Shenandoah County Supervisors Receive Classification and Compensation Study Update | Nvdaily


WOODSTOCK – Supervisors in Shenandoah County received an update on Tuesday on the county classification and compensation study of government departments and employees.

The study is carried out by Florida-based Evergreen Solutions, LLC.

Deputy County Administrator Mandy Belyea presented supervisors with a timeline showing that the initial contract with Evergreen was signed in January 2020 and that work began with the company on site in Shenandoah County the following month.

In March and April 2020, employees completed what Evergreen calls a Job Evaluation Tool (JAT), which was reviewed by supervisors. Later in 2020, a salary information market survey was launched with peer localities.

The major delay for the project came between August 2020 and March this year, when Shenandoah County staff mainly focused on COVID-19.

The project resumed in April of this year, with an allocation of $ 300,000 for the first phase of the study currently being approved in the FY2022 budget to meet the 5% salary increases imposed by the ‘State for some county employees.

Since July, Evergreen has been updating all employee payroll data as well as market data, with the goal of reaching the recommendation phase of the project in February or March 2022.

“We had to provide the consultants with all of this employee data again. Just like the real estate market, where it’s a seller’s market, the job market is an employee market. A lot has changed since last year, when they collected market and survey data, ”said Belyea. “We went back to those peers and those communities to see what kind of increases they’ve made over the past year to update that market data.”

In providing an update to supervisors on behalf of Evergreen, Dr. Angele Yazbec provided a detailed report on the study process and what some initial results showed.

Yazbec said that, according to survey data, county employees have collectively said they enjoy the collaborative working environment but are concerned about the squeeze in wages between incumbents and new hires. as well as the fact that wages did not match the cost of living.

“In response to all of our findings, we have revised the compensation plan to be more competitive with the market, and we have individually assigned the classifications or positions to a specific compensation level or range within this plan, ”Yazbec said.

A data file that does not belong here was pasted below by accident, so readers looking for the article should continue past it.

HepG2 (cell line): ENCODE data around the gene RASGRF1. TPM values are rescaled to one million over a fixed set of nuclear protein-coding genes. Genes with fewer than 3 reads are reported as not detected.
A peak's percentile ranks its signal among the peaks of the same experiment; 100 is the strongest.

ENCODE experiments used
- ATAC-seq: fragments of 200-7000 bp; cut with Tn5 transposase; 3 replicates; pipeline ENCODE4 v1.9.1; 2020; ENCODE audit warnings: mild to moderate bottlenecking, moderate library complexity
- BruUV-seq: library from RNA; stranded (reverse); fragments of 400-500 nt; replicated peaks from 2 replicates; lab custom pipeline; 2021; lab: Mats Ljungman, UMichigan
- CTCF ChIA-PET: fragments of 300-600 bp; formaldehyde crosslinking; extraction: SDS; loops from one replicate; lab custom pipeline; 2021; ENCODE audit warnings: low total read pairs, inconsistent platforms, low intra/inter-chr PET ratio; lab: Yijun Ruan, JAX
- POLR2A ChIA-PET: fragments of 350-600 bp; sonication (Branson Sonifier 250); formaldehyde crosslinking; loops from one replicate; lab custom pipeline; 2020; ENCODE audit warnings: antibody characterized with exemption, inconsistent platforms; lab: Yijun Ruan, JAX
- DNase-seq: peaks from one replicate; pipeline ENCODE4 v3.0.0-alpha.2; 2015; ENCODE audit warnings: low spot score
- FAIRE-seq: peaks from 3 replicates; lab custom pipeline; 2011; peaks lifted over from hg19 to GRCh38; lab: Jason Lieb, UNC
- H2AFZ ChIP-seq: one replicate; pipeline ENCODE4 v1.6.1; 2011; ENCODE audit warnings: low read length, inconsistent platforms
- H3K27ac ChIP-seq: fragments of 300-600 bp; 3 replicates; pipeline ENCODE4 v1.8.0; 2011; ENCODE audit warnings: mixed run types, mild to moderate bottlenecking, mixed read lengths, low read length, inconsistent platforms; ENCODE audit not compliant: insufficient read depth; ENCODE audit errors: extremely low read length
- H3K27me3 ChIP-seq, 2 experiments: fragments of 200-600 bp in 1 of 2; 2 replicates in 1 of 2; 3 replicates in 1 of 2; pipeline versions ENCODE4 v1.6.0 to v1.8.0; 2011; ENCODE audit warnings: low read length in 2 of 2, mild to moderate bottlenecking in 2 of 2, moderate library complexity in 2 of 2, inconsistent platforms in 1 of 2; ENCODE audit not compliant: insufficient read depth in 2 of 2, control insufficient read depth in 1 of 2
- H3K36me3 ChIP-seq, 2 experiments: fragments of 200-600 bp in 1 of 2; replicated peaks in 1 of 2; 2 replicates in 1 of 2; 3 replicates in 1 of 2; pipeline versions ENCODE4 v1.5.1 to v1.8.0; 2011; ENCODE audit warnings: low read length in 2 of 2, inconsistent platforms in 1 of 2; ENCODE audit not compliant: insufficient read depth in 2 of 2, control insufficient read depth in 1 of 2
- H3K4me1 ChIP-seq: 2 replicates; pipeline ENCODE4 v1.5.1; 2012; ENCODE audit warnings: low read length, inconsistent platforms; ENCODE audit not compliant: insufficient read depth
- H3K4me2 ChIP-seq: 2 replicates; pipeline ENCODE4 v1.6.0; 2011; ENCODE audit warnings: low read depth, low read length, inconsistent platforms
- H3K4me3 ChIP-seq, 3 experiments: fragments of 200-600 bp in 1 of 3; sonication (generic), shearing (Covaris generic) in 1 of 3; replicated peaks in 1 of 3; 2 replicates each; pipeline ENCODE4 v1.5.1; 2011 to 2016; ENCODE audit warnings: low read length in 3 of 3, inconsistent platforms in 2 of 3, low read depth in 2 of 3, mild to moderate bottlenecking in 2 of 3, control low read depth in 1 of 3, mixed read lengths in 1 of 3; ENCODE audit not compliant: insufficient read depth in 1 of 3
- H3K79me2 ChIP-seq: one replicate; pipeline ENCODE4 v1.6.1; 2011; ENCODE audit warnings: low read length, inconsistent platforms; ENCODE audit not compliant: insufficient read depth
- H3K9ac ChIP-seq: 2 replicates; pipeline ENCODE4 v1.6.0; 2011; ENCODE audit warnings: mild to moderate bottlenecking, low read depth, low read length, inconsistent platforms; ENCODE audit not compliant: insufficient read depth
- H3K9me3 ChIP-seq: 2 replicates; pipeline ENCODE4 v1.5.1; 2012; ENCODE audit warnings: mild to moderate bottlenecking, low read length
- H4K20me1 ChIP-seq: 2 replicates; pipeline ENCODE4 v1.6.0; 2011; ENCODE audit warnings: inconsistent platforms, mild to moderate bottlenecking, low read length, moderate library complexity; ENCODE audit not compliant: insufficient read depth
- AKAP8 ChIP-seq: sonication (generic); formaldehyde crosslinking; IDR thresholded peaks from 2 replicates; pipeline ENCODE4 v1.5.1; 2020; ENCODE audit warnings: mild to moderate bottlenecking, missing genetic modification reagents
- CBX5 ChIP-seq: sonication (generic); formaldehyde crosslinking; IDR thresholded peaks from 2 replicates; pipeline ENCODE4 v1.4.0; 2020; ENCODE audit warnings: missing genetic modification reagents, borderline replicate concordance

Currently, full-time and part-time employees in Shenandoah County have 31 pay levels with 17 steps with an increase of 2.5% for each step and a gap of 48.5%.

Regarding the classification review, Yazbec said JATs were able to provide insight into the day-to-day activities and essential functions of employees. Scored positions are based on a composite score, including leadership, working conditions, complexity, decision making and relationships.

“This analysis was just about the job, not necessarily the employee,” Yazbec said. “It was not about evaluating performance. This was for us to really understand what employees are doing in their position and provide recommendations to the classification system, such as changing their titles appropriately as needed, as well as providing information on how they can. be remunerated in an appropriate manner according to their functions and responsibilities.

Yazbec said the currently proposed compensation plan would follow an open range with 29 pay levels and a 60% gap for full-time employees with individual classifications using both internal and external equity.

She said the plan allows for the most flexibility.

The remaining tasks of the project, according to Yazbec, include: evaluating the different methods of implementing the plan / revised salary scales; finalize or propose a new option for an employee satisfaction survey; prepare / provide interim and final reports; provide training in study methodology to HR; and provide revised job descriptions.

The county last hired a company to conduct a pay and classification study about 17 years ago. The sheriff’s office conducted a stand-alone study that resulted in salary increases and agency employees were added to the county pay scale.

Deputy county administrator Evan Vass said the two sides will continue to refine the results and make them as perfect as possible before the final results are presented to supervisors.

Supervisors Josh Stephens, Steve Baker, Brad Pollack, Karl Roulston, Dennis Morris and Tim Taylor were in attendance for Tuesday’s meeting.

Also at Tuesday’s meeting, county supervisors:

• Recognized employees with service awards.

• Unanimously approved the reappointments of Larry Beasley (Parks and Recreation), Nancy Barnett (Social Services Board), Gary W. Showman (Equity Council), William Wine (Equity Council), Carl Barnes (Equity Board) and James Weissenborn (Equity Board).

• Unanimously approved Planning Commission items, including special permits for: a commercial campground at 2011 Star Tannery Road; a telecommunications tower on national forest property on Crooked Run Road; a motor vehicle impoundment yard at 28073 Old Valley Pike in Toms Brook; and a Level II home-based business at 2002 Clary Road in Strasbourg.


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